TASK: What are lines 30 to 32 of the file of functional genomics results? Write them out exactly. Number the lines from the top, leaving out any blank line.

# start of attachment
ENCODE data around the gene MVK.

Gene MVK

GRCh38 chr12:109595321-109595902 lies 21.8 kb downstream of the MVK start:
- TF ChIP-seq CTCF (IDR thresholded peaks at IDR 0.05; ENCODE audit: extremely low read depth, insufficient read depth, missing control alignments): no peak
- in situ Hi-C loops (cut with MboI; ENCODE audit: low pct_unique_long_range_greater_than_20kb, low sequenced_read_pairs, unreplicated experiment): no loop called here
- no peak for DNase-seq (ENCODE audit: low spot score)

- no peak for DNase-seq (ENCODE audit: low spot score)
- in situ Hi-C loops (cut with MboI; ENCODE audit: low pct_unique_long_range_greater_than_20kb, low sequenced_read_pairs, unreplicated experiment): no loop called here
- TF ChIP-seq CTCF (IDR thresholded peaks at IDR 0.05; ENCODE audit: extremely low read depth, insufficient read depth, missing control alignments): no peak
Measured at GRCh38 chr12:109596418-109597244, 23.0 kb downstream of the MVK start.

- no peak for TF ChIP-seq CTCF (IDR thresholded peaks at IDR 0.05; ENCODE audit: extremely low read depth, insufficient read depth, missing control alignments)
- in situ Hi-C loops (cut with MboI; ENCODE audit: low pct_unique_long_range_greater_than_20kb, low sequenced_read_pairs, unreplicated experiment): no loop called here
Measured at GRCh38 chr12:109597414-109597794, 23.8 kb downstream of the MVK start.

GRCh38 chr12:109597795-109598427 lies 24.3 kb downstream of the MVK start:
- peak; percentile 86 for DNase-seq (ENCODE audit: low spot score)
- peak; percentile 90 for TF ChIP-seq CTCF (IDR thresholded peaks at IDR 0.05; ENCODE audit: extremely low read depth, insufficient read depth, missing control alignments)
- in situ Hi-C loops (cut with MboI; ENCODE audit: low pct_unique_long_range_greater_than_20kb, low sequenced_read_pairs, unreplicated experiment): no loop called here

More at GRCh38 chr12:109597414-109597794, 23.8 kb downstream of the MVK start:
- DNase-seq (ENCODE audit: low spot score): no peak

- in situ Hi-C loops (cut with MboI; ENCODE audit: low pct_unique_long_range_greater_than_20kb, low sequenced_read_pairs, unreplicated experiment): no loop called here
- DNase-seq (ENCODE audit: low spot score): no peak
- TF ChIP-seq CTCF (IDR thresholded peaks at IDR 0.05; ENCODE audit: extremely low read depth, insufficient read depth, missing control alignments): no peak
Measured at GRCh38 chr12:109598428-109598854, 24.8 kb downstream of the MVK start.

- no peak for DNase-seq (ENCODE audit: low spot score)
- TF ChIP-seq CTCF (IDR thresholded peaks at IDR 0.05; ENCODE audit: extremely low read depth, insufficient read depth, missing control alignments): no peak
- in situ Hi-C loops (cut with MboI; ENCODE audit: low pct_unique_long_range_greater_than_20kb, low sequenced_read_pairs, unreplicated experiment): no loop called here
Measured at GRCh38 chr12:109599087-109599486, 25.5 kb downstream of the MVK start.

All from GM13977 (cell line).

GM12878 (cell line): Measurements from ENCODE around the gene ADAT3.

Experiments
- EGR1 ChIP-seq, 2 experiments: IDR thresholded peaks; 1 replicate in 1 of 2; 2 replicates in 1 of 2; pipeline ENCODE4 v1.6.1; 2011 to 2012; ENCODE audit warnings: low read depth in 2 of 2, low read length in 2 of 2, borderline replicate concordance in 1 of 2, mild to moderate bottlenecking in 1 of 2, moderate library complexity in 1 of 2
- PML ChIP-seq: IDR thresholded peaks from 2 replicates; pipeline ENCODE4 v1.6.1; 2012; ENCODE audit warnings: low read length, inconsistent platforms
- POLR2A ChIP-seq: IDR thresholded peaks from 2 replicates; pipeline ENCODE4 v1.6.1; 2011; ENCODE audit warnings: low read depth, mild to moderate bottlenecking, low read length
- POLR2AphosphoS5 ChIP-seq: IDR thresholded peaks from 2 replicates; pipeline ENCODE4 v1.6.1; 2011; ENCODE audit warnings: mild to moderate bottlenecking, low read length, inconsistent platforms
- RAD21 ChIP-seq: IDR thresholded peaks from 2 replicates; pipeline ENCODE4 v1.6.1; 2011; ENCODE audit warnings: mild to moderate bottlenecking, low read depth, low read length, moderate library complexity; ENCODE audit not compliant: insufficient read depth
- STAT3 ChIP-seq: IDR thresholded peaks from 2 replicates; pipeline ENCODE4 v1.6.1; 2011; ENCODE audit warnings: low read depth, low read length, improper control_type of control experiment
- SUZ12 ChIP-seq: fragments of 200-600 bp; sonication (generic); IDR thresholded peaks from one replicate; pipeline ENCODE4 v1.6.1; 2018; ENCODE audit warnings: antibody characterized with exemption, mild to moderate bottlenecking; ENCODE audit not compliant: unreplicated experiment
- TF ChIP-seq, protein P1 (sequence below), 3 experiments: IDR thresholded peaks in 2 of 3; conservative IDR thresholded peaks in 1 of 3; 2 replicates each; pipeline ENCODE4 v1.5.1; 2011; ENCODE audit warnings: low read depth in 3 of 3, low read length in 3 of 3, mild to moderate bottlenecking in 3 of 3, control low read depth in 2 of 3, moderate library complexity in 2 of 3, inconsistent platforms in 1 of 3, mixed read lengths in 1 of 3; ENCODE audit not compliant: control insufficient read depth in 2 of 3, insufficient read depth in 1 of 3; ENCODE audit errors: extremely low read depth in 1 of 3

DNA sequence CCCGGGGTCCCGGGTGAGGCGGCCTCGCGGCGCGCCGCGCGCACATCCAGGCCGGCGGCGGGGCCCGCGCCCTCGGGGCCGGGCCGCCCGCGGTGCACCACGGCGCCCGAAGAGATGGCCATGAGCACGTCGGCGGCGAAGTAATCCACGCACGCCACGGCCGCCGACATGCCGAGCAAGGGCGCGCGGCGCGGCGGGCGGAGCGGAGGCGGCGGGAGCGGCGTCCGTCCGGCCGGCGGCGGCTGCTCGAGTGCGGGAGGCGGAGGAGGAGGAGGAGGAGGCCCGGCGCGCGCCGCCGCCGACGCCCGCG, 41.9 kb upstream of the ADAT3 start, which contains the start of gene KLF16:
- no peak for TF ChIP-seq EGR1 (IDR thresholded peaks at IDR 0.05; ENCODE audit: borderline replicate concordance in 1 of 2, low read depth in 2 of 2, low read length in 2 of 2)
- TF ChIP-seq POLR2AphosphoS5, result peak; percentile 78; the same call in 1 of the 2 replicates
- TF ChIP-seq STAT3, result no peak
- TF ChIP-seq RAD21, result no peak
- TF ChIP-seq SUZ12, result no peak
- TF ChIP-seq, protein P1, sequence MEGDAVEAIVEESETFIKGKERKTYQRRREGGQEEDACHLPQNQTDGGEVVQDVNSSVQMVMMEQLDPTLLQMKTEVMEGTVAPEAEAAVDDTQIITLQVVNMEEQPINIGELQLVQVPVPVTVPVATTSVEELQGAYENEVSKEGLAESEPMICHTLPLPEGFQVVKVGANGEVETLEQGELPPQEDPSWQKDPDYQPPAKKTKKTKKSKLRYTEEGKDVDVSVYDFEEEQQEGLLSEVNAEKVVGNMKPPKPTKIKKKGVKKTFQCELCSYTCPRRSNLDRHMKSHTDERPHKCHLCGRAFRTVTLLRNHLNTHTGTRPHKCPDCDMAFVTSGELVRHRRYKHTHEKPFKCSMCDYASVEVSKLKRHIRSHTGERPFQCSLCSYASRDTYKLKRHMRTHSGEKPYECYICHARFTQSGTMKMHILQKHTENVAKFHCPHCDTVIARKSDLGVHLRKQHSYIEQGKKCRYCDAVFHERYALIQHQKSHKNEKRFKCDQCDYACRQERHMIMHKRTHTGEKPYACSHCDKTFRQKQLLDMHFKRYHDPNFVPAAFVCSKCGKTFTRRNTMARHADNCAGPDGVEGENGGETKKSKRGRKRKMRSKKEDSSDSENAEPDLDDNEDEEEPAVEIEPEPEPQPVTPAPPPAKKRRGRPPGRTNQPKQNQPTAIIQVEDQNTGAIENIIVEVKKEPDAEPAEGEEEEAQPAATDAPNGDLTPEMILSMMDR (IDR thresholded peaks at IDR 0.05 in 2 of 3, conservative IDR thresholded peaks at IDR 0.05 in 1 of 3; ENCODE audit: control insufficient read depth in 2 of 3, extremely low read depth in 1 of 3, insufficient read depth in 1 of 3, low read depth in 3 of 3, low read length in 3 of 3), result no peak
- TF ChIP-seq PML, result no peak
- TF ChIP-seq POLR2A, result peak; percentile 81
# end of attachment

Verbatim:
Experiments
- EGR1 ChIP-seq, 2 experiments: IDR thresholded peaks; 1 replicate in 1 of 2; 2 replicates in 1 of 2; pipeline ENCODE4 v1.6.1; 2011 to 2012; ENCODE audit warnings: low read depth in 2 of 2, low read length in 2 of 2, borderline replicate concordance in 1 of 2, mild to moderate bottlenecking in 1 of 2, moderate library complexity in 1 of 2
- PML ChIP-seq: IDR thresholded peaks from 2 replicates; pipeline ENCODE4 v1.6.1; 2012; ENCODE audit warnings: low read length, inconsistent platforms